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Tips January - March 2004
Static Seismic Loadcase – Notes
Sometimes users are surprised to learn that CAEPIPE does not include the weight of the piping system in Seismic loadcase. A few reasons exist for doing so. 1. The weight is already included in Sustained loadcase, and 2. Piping codes such as B31.3 specifically mention that MA and MB calculations be done separately before combining them to calculate SO (Occasional stress).
As weight is not considered in seismic (or purely wind or thermal cases), there is little use in considering the status of the limit stops - because no weight means no friction load, and as a result, no limit stop load. If you are thinking how the g-load is applied, then the answer is that CAEPIPE applies x% (0.6g, x=60%) of the system weight as a force in the specified direction.
If you can, avoid non-linearities such as gaps and friction when you model seismic loads. As it is, Static Seismic is an approximation of Response Sepctrum which is an approximation of Time History analysis! So, the result you get is already an approximation.
Anyway, once you get the results from a seismic case, you can add these loads to those from Sustained to find the combination loads. Simply look under the Support load summary to get the support loads for the full range Sustained+Seismic to Sustained-Seismic.
Natural Frequencies and Nonlinearities in CAEPIPE
If you take the model as shown below and analyze it twice, by "excluding friction in dynamic analysis" (see menu Options>Dynamics) the first time and "including friction in dynamic analysis" the second time, you will see two different sets of natural frequencies.
With "exclude friction in dynamic analysis," the frequencies are (Run 1):
f1 = 12.118 Hz, f2 = 15.529 Hz, f3 = 21.939 Hz, f4 = 22.999 Hz, f5 = 44.918 Hz
With "include friction in dynamic analysis," the frequencies are (Run 2):
f1 = 15.320 Hz, f2 = 20.295 Hz, f3 = 24.548 Hz, f4 = 25.182 Hz, f5 = 44.930 Hz
You might wonder why this is so? The natural frequencies for a system should have been the same regardless. That would have been true except that, here, there is a wild card – a nonlinearity, i.e., a limit stop. Why is this a wild card? Because the status of the limit stop at the end of the Operating loadcase (W+P1+T1) will determine whether or not the global stiffness matrix [K], which is used for modal analysis, is affected. In other words, because this limit stop is active (i.e., the limit is reached), the friction in the limit stop, through "equivalent stiffnesses," is included in the global stiffness matrix [K] before performing modal analysis. Consequently, frequency, which is proportional to square root ([K]/[M]), will be higher due to the higher stiffness. [M] is the mass matrix.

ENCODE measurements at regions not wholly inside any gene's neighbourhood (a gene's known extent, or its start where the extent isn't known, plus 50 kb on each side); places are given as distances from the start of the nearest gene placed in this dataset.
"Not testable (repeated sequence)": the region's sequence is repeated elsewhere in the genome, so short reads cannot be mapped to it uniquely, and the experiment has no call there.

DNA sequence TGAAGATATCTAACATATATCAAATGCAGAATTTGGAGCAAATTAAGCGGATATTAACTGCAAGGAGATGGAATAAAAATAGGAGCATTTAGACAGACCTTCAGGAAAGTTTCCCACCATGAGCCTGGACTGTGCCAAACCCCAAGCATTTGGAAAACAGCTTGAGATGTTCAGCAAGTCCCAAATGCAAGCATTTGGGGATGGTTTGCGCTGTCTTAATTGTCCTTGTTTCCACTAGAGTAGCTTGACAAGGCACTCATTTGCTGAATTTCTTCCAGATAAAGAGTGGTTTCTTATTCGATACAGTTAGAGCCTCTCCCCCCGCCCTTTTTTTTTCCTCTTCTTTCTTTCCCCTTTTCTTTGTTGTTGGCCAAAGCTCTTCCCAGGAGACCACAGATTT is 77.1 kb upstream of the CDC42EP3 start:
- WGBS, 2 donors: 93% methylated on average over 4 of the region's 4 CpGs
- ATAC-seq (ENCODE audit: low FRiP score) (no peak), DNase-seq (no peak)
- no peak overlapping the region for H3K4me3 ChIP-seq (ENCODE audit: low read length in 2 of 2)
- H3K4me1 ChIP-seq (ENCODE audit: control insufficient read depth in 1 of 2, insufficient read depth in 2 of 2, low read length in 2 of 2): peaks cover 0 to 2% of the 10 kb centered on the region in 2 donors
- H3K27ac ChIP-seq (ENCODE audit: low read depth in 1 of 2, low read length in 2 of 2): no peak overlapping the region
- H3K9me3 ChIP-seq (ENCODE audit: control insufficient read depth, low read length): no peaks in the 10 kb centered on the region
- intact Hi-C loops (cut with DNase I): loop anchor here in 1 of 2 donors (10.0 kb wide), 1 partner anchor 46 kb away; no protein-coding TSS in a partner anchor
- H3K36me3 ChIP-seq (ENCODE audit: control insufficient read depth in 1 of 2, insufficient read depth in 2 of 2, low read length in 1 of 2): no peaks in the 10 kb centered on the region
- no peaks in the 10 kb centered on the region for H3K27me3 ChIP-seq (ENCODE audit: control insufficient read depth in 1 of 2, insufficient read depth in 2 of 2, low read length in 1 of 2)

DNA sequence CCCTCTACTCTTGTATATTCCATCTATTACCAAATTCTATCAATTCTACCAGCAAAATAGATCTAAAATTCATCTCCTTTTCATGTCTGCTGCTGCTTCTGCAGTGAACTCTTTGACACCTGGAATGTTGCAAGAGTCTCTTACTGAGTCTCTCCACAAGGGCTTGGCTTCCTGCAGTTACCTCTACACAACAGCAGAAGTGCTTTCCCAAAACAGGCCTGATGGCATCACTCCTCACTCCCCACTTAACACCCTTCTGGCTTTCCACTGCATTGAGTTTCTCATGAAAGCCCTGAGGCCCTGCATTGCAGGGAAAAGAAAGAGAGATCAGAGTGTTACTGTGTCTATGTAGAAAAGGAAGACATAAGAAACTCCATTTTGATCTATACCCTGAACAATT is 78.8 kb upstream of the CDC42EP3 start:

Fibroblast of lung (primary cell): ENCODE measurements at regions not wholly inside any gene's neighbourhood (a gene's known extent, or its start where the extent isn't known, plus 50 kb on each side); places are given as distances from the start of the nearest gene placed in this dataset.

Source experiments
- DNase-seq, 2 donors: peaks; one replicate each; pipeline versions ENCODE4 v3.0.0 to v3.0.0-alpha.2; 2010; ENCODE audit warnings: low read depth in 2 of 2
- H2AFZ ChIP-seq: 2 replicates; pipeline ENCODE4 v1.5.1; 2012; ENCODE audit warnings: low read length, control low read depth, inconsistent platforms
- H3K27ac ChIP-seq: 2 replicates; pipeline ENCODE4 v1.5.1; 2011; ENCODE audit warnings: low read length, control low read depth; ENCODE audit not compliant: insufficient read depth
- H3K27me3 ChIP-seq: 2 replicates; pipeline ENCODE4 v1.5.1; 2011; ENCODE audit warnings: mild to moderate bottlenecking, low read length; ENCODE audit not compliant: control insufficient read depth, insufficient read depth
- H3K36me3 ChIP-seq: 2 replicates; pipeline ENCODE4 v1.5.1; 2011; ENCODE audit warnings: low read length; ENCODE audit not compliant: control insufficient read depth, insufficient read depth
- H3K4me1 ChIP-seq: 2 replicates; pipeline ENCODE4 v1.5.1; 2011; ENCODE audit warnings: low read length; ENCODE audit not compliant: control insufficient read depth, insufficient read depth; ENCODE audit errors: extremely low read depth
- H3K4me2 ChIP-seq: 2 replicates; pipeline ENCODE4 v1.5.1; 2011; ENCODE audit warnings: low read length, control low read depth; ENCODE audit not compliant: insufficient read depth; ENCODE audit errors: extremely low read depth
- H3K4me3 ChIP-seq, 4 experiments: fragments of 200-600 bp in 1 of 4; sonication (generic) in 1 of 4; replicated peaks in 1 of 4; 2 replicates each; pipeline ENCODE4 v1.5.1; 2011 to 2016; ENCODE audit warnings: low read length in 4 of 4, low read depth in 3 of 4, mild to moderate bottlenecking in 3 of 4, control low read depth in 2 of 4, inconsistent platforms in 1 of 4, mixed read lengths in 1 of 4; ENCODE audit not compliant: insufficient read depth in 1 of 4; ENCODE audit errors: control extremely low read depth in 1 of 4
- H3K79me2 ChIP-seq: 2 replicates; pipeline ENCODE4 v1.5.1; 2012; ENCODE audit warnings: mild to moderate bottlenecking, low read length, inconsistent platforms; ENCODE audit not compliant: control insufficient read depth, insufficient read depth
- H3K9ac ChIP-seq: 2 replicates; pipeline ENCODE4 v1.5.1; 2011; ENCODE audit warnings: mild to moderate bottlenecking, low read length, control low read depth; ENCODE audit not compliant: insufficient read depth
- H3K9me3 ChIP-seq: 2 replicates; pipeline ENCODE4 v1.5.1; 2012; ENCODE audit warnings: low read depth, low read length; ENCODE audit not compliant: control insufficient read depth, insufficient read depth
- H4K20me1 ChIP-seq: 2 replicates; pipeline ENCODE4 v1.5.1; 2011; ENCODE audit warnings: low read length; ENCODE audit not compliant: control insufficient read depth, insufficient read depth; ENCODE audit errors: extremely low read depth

Note that if you do not input a friction for the limit stop, owing to this model's configuration, you will see the same frequencies for run 2 as in run 1. Also, theoretically, it is possible that the frequencies might be unaffected by limit stop(s) in a model because none of them was active.
The same discussion is valid for any nonlinearity in CAEPIPE – ball/hinge/slip joint.
Download (you may have to right click on the link and select "Save Link Target as..." command to save) the model if you want to experiment further.
Using Viewpoint in CAEPIPE Graphics
Quite a useful feature in CAEPIPE graphics, Viewpoint can be used to view your model in four fixed ways and in any unique viewpoint you define using the X, Y and Z components.
Most of the time, however, you might work with Isometric view. At the click of a mouse button, however, you can change to X, Y or Z view. Another nifty nuance of this feature is that when you rotate a model and find a viewpoint you like to keep, it is easy to do so. Simply open the Viewpoint dialog after rotating to a view you like, and look at the settings of X, Y and Z components. Then, write them down as a comment line on the layout screen. Now, you can set the viewpoint to those unique settings anytime later. Until you modify the viewpoint, the last used one is saved with the model (make sure to save the model because that alone saves the settings).
Click on a button (X view, Y view, Z view, Isometric) to change the view, or type in the fields for X, Y and Z. The Sample model is shown below in the 3 views (X, Y and Z).